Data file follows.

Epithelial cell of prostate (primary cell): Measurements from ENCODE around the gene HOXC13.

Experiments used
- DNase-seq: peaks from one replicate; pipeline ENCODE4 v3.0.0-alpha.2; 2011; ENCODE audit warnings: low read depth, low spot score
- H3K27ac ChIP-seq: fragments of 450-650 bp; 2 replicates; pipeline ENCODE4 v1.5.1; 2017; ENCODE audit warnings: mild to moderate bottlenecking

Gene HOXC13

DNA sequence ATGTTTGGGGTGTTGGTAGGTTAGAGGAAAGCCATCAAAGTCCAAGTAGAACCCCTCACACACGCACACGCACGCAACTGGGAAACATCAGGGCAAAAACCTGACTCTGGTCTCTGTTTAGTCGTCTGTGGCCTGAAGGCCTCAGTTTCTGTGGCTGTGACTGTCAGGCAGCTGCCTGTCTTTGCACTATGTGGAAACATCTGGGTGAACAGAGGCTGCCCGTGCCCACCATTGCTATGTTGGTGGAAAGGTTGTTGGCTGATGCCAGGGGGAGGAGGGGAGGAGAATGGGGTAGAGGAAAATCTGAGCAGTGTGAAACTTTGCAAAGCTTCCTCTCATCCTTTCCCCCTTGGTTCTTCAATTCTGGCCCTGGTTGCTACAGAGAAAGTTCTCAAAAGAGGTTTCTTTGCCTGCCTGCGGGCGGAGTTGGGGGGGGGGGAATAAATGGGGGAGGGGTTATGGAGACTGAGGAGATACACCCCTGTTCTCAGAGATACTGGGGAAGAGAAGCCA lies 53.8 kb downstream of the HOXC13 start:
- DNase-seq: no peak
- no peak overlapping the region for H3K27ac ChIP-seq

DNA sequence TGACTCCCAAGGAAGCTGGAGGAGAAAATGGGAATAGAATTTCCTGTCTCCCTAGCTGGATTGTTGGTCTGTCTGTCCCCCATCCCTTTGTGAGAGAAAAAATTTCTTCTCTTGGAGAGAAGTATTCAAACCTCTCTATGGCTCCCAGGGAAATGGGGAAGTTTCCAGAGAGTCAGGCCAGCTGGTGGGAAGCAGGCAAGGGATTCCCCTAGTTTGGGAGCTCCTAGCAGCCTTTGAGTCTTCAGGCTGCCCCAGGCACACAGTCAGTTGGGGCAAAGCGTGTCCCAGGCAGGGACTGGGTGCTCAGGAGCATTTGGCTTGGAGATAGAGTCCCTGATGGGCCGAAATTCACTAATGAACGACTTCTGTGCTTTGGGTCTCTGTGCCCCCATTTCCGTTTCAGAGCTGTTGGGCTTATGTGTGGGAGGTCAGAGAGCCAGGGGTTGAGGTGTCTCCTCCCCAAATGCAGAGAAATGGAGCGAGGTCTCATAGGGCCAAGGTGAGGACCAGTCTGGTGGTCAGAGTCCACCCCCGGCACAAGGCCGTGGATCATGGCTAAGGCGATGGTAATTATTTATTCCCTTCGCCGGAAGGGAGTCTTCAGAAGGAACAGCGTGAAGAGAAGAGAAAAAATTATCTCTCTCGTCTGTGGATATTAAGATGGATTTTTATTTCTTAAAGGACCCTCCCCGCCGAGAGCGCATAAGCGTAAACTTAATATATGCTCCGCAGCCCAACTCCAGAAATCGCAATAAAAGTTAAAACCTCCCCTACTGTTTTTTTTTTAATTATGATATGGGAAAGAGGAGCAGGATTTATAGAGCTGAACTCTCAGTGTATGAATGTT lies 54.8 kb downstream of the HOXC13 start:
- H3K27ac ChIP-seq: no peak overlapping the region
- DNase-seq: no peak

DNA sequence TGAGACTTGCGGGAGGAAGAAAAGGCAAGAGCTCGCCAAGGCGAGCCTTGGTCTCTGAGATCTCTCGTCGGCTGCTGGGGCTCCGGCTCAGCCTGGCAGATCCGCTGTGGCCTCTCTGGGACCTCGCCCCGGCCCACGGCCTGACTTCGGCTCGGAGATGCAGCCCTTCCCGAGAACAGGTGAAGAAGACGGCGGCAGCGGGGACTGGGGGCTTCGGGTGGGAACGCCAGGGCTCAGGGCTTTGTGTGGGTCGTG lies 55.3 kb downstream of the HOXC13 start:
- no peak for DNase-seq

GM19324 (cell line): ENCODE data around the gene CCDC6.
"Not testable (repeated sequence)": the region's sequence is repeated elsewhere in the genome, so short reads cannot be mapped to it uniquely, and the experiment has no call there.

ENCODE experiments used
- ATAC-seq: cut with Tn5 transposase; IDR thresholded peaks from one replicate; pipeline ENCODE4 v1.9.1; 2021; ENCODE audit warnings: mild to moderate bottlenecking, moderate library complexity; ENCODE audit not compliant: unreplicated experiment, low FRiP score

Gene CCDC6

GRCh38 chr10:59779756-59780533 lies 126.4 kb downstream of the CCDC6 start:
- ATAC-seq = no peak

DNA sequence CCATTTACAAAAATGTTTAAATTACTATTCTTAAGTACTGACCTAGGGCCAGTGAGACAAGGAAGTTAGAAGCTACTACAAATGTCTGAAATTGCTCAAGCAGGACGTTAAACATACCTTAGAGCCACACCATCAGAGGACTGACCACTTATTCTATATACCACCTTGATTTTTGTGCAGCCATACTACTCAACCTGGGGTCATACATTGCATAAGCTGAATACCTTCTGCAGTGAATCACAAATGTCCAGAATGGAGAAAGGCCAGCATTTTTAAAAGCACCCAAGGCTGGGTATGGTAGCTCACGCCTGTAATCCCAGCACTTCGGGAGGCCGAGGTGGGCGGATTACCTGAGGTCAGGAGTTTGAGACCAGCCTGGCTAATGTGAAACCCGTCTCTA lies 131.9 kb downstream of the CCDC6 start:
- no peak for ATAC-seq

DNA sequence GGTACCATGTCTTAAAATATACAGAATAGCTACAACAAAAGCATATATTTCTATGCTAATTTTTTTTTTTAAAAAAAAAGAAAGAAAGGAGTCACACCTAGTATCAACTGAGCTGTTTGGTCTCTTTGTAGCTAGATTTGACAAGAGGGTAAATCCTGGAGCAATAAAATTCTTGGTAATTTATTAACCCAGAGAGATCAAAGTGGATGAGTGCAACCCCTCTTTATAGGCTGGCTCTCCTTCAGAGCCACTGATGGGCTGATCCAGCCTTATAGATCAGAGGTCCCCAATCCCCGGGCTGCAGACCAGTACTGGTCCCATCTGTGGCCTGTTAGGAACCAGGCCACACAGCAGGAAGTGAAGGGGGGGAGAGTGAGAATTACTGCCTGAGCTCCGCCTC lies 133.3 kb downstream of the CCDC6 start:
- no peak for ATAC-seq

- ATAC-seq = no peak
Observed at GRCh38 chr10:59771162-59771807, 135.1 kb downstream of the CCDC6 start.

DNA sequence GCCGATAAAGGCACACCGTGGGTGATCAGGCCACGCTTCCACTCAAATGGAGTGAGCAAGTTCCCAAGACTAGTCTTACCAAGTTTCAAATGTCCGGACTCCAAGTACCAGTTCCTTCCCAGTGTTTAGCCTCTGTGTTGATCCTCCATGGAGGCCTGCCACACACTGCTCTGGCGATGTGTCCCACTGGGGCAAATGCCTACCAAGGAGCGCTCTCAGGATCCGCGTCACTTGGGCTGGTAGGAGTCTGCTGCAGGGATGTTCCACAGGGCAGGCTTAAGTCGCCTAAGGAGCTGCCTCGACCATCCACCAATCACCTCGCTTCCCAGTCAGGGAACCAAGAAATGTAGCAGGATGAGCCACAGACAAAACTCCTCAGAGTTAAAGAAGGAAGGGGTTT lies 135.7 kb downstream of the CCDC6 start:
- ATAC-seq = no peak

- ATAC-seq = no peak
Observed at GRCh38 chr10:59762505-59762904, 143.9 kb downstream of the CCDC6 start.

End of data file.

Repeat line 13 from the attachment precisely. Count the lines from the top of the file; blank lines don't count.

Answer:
- no peak for DNase-seq